Table of Contents
ISRN Rehabilitation
Volume 2013, Article ID 784249, 8 pages
Research Article

Can Written Disclosure Reduce Psychological Distress and Increase Objectively Measured Injury Mobility of Student-Athletes? A Randomized Controlled Trial

1Department of Psychology and Allied Health Sciences, Glasgow Caledonian University, Glasgow G4 0BA, UK
2Faculty of Medicine & Pharmacy, Free University of Brussels (VUB), 1050 Brussels, Belgium
3School of Sport Stirling, University of Stirling, Stirling FK9 4LA, UK

Received 10 May 2013; Accepted 4 June 2013

Academic Editors: K.-H. Lin, M. Schmitter-Edgecombe, and Y. Wu

Copyright © 2013 Elaine Duncan et al. This is an open access article distributed under the Creative Commons Attribution License, which permits unrestricted use, distribution, and reproduction in any medium, provided the original work is properly cited.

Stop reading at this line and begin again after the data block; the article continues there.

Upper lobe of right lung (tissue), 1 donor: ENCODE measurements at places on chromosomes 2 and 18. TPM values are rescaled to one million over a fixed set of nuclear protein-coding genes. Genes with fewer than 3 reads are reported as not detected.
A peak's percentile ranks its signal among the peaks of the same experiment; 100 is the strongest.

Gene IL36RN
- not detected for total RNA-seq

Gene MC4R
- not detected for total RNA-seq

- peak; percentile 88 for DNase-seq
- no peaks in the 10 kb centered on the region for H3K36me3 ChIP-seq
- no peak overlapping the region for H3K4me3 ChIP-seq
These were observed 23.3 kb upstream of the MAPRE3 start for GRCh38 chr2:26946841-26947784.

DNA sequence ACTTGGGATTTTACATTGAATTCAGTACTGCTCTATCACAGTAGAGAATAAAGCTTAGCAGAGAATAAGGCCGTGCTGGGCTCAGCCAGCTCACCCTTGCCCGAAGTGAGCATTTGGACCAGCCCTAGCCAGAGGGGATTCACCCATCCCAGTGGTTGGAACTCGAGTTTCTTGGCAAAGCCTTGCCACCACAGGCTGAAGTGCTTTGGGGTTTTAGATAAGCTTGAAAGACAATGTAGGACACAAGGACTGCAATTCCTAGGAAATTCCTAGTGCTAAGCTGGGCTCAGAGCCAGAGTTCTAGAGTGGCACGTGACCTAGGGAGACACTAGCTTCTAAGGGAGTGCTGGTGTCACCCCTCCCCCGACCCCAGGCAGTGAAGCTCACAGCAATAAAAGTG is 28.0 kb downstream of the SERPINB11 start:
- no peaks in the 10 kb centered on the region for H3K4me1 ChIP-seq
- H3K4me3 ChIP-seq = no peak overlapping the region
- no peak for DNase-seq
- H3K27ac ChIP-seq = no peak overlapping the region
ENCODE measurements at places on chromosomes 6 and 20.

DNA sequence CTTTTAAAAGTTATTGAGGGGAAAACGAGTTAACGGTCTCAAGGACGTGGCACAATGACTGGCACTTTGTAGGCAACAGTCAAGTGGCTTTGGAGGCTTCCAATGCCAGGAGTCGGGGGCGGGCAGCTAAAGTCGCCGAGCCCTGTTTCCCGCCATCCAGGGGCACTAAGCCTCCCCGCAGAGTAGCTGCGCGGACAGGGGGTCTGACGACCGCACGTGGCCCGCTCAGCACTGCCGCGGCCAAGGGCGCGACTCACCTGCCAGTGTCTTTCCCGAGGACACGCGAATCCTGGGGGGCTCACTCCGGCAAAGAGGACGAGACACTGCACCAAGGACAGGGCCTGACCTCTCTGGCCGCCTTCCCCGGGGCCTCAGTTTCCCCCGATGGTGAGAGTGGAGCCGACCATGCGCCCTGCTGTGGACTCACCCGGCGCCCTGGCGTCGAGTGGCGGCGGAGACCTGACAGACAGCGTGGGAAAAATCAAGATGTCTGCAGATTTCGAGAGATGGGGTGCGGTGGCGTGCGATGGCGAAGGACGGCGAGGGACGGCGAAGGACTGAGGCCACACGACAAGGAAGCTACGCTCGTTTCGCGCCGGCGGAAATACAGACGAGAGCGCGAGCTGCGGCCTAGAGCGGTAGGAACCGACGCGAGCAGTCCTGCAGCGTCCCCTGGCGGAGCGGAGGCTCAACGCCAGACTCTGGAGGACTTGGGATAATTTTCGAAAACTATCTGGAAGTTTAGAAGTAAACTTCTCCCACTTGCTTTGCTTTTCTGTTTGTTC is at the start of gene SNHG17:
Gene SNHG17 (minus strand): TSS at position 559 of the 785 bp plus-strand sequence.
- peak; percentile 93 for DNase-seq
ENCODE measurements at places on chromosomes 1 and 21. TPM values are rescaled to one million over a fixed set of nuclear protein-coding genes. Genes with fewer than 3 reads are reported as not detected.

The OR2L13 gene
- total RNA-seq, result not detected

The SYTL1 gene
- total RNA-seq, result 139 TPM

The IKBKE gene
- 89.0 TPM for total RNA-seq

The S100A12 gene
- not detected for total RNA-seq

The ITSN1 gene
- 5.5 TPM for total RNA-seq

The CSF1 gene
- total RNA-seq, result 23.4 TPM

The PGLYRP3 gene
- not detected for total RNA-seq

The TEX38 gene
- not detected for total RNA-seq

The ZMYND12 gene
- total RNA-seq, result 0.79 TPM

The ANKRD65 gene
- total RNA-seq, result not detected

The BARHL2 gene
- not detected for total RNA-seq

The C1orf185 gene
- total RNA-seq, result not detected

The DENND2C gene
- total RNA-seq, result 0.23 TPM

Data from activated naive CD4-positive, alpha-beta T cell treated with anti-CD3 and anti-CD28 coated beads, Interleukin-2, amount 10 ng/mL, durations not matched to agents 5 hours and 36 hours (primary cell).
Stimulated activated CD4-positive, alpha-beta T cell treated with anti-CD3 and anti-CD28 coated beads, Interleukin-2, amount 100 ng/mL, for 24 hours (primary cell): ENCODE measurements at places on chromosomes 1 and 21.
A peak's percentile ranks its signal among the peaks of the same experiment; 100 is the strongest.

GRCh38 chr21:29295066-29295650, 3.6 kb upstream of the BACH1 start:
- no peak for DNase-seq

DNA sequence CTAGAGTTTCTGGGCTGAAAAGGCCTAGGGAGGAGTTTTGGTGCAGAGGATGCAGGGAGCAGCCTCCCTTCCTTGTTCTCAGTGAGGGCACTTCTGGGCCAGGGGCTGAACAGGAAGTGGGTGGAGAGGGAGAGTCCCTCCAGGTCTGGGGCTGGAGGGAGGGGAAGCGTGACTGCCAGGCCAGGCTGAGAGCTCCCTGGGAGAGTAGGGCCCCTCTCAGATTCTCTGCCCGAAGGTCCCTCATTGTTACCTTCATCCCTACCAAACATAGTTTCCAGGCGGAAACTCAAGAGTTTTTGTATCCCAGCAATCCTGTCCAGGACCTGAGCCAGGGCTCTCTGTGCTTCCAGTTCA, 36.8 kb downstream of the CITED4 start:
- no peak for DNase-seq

Injured students-athletes took part in a randomized controlled trial to test whether written disclosure could reduce psychological distress and improve injury mobility. Writing took place alongside prescribed physical rehabilitation and consisted of three 20-minute writing sessions, once a week for three consecutive weeks. Participants in the experimental injury-writing group followed a structured form of written disclosure, called the guided disclosure protocol (GDP). They firstly, wrote about the onset of their injury in a chronological manner, secondly, they explicitly labelled their emotions and described the impact of the injury, finally they wrote about future coping and psychological growth. Controls wrote about nonemotional and noninjury related topics. In addition to self-report measures, a physiotherapist, blind to experimental condition, assessed mobility at the injury site. Although self-report indices remained unchanged, the GDP group evidenced a significant improvement in injury mobility compared to controls.